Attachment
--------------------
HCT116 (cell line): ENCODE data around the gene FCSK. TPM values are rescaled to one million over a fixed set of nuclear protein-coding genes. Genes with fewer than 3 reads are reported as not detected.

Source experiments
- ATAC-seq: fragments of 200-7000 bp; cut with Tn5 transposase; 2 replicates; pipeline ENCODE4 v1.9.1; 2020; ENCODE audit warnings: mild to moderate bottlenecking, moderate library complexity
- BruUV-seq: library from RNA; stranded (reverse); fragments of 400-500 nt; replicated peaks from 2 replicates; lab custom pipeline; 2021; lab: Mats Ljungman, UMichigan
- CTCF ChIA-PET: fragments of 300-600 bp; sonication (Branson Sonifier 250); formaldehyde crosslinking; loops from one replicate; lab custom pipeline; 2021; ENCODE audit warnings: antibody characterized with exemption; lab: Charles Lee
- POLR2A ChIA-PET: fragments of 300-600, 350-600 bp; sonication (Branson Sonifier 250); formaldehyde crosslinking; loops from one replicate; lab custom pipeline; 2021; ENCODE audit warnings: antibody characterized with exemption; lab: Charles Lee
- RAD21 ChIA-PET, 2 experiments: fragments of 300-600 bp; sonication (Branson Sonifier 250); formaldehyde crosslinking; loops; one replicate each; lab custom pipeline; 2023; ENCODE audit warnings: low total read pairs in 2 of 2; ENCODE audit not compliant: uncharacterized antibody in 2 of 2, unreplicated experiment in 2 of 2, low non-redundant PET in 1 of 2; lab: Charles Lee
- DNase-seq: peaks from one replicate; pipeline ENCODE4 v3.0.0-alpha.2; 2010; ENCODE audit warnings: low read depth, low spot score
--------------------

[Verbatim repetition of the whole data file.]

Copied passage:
HCT116 (cell line): ENCODE data around the gene FCSK. TPM values are rescaled to one million over a fixed set of nuclear protein-coding genes. Genes with fewer than 3 reads are reported as not detected.

Source experiments
- ATAC-seq: fragments of 200-7000 bp; cut with Tn5 transposase; 2 replicates; pipeline ENCODE4 v1.9.1; 2020; ENCODE audit warnings: mild to moderate bottlenecking, moderate library complexity
- BruUV-seq: library from RNA; stranded (reverse); fragments of 400-500 nt; replicated peaks from 2 replicates; lab custom pipeline; 2021; lab: Mats Ljungman, UMichigan
- CTCF ChIA-PET: fragments of 300-600 bp; sonication (Branson Sonifier 250); formaldehyde crosslinking; loops from one replicate; lab custom pipeline; 2021; ENCODE audit warnings: antibody characterized with exemption; lab: Charles Lee
- POLR2A ChIA-PET: fragments of 300-600, 350-600 bp; sonication (Branson Sonifier 250); formaldehyde crosslinking; loops from one replicate; lab custom pipeline; 2021; ENCODE audit warnings: antibody characterized with exemption; lab: Charles Lee
- RAD21 ChIA-PET, 2 experiments: fragments of 300-600 bp; sonication (Branson Sonifier 250); formaldehyde crosslinking; loops; one replicate each; lab custom pipeline; 2023; ENCODE audit warnings: low total read pairs in 2 of 2; ENCODE audit not compliant: uncharacterized antibody in 2 of 2, unreplicated experiment in 2 of 2, low non-redundant PET in 1 of 2; lab: Charles Lee
- DNase-seq: peaks from one replicate; pipeline ENCODE4 v3.0.0-alpha.2; 2010; ENCODE audit warnings: low read depth, low spot score